August 9, 2018

FDA Implements Biosimilar Action Plan to Boost Biosimilar Competition

With the goal of boosting competition in the biosimilar market, the FDA has released a 9-page “Biosimilars Action Plan” (BAP).  In introducing the BAP, FDA Commissioner Dr. Gottleib noted that “Competition is, for the most part, anemic.”  In fact, while the FDA has approved 11 biosimilars through 2018, only three are now marketed in the U.S.  Dr. Gottleib provided two main reasons for this lack of competition: supply chain consolidation (for example, rebating schemes) and litigation (for example, litigation involving patent thickets) which delay market entry.  To counteract this lack of competition, the BAP focuses on four key strategies:

  1. Improving the efficiency of the biosimilar and interchangeable product development and approval process
  2. Maximizing scientific and regulatory clarity for the biosimilar product development community
  3. Developing effective communications to improve understanding of biosimilars among patients, providers and payors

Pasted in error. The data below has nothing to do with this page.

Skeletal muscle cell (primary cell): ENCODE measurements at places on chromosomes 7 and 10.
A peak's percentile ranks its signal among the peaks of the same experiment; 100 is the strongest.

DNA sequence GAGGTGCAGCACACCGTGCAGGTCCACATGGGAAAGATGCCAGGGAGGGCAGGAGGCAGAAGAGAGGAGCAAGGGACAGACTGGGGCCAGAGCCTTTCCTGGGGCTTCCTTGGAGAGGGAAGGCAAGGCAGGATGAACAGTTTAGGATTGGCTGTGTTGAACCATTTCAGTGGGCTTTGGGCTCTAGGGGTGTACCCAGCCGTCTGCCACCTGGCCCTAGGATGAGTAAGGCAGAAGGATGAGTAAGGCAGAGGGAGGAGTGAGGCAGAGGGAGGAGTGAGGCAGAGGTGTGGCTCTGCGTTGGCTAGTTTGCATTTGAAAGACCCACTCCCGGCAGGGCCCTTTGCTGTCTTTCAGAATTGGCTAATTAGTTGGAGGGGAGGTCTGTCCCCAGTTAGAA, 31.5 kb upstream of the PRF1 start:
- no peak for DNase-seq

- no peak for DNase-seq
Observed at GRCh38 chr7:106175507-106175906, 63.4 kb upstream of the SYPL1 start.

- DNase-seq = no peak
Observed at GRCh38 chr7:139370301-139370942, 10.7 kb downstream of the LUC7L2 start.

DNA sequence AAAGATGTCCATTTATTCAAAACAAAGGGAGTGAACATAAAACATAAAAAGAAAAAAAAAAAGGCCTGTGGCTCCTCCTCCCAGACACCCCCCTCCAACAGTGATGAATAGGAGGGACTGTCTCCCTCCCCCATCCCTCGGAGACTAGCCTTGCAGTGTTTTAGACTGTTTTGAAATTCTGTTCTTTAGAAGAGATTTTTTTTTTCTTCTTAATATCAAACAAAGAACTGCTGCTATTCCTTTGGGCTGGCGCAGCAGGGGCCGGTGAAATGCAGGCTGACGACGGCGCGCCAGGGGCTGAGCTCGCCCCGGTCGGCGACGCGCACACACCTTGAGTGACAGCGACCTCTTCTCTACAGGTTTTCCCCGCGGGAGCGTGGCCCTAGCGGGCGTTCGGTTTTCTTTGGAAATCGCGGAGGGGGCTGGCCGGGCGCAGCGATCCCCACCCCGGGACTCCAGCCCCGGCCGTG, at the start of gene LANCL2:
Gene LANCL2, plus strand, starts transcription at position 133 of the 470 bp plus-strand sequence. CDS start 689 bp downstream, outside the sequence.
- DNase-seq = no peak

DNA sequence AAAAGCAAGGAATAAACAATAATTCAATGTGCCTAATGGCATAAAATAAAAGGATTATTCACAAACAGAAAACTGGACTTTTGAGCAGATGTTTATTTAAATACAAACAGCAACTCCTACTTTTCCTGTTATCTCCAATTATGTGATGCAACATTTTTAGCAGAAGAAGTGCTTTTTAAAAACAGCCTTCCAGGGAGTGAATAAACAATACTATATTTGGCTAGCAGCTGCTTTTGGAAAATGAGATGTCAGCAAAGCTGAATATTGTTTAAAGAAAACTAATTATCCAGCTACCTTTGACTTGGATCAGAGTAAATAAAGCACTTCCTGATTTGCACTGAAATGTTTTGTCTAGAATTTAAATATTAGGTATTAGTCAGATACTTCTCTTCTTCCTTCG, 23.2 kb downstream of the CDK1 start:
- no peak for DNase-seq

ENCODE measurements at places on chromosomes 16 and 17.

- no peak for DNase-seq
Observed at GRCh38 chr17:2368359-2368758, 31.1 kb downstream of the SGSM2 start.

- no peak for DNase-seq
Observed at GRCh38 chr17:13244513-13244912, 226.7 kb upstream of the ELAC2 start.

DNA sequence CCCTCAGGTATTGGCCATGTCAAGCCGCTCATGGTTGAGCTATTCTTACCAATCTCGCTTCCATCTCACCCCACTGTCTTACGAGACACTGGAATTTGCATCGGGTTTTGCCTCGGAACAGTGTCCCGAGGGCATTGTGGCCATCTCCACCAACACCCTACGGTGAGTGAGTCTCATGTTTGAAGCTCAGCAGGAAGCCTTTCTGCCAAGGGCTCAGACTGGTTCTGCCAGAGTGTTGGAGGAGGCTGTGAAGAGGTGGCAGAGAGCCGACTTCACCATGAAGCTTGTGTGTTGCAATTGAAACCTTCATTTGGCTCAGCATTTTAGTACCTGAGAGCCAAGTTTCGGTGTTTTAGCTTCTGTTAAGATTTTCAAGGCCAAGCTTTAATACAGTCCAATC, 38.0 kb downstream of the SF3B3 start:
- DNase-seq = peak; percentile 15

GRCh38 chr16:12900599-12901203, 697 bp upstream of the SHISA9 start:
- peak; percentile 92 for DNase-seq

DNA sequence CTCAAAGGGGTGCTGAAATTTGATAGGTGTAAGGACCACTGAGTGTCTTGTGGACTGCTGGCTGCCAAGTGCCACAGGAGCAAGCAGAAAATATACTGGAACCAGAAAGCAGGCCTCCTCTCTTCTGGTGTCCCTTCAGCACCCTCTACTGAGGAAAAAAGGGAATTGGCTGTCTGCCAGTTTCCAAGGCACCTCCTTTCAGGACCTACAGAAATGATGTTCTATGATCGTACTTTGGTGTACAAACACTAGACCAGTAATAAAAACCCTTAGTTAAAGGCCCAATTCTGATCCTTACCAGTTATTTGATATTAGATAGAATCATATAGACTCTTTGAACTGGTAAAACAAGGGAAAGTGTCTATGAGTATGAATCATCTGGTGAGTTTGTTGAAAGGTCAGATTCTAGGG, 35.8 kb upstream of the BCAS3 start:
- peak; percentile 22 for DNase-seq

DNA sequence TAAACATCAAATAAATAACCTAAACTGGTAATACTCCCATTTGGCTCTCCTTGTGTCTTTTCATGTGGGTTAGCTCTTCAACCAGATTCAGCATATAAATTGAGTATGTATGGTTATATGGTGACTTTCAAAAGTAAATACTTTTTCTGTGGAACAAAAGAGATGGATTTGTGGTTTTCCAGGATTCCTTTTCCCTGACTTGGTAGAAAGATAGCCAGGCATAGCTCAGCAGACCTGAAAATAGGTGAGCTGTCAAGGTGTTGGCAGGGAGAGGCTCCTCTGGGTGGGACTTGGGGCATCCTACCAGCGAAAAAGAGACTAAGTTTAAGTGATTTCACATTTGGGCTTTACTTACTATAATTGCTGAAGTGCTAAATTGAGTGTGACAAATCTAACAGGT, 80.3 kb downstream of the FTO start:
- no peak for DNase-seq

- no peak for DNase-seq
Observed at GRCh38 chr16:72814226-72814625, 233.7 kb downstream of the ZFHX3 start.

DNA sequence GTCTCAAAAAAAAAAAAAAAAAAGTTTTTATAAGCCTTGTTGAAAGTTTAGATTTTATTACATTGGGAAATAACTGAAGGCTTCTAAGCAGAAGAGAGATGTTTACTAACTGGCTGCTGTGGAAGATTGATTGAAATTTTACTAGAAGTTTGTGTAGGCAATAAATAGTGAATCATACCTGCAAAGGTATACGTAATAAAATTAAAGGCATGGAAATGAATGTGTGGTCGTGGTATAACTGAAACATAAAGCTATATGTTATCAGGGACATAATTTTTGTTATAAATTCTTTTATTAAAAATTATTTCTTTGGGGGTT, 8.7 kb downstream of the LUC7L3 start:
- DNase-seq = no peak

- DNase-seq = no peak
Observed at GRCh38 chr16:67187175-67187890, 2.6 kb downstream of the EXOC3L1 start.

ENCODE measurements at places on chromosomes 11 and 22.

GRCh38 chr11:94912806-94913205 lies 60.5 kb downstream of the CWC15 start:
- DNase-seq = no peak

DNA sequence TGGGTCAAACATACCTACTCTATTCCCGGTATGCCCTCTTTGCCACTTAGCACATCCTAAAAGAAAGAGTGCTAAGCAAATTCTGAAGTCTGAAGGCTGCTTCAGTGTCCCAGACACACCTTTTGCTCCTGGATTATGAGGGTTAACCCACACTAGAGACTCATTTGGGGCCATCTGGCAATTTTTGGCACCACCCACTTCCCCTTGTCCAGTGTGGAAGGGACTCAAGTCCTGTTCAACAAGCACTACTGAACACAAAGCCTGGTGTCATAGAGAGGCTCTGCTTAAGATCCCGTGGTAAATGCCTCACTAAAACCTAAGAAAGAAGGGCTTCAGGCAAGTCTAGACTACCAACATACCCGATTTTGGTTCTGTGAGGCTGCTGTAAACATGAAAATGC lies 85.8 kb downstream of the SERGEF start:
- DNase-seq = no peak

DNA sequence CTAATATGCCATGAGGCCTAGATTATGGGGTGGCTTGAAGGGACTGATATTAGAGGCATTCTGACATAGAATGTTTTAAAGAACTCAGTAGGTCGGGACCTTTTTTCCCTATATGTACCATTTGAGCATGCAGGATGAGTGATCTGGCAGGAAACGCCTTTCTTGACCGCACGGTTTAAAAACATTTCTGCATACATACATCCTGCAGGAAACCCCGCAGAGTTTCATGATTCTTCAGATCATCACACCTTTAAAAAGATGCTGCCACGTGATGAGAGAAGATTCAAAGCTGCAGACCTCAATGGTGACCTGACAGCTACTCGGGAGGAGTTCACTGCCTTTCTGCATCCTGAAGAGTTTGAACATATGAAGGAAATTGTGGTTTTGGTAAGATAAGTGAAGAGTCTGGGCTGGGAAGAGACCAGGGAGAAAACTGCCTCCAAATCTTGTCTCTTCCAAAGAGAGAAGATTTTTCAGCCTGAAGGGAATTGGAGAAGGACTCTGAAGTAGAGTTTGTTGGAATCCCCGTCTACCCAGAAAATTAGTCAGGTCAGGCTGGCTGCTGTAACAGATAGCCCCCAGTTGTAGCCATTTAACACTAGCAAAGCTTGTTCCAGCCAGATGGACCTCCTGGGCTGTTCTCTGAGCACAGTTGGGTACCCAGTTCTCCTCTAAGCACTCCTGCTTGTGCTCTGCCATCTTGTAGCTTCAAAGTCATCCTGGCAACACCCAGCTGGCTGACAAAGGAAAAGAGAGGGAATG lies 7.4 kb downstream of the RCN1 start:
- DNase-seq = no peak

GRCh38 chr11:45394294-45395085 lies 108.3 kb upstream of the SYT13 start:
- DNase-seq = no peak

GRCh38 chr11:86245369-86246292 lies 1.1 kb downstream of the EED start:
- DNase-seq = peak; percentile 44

4. Supporting market competition by reducing gaming of FDA requirements or other attempts to unfairly delay market competition to follow-on products

The FDA states it is taking the following 11 key actions to support the 4 strategies:

  1. Developing and implementing new FDA review tools, like standardized review templates for biosimilar and interchangeable products
  2. Creating information resources and development tools for biosimilar sponsors
  3. Enhancing the Purple Book to make it more useful such as including exclusivity determinations
  4. Exploring data sharing agreements with foreign regulatory authorities to facilitate increased use of non-U.S-licensed comparator products
  5. Establishing a new Office of Therapeutic Biologics and Biosimilars (OTBB)
  6. Continuing to educate health care professionals about biosimilar and interchangeable products through outreach programs
  7. Publishing Guidances on biosimilar product labeling, such as the July 2018 Labeling for Biosimilar Products which explains that biosimilar product labeling should be predominantly the same as the reference product
  8. Providing additional clarity on demonstrating interchangeability
  9. Providing additional clarity and flexibility on analytical approaches to support a demonstration of biosimilarity
  10. Providing additional support to product developers regarding product quality and manufacturing processes
  11. Engaging in public dialogue about the biosimilar program

The FDA notes this is a crucial time in the emergence of the marketplace of biosimilar and interchangeable products.  The BAP was implemented to overcome barriers to market entry by facilitating the efficient development and approval of these products.

It will be interesting to see the effects of these strategies on the marketplace in the following years.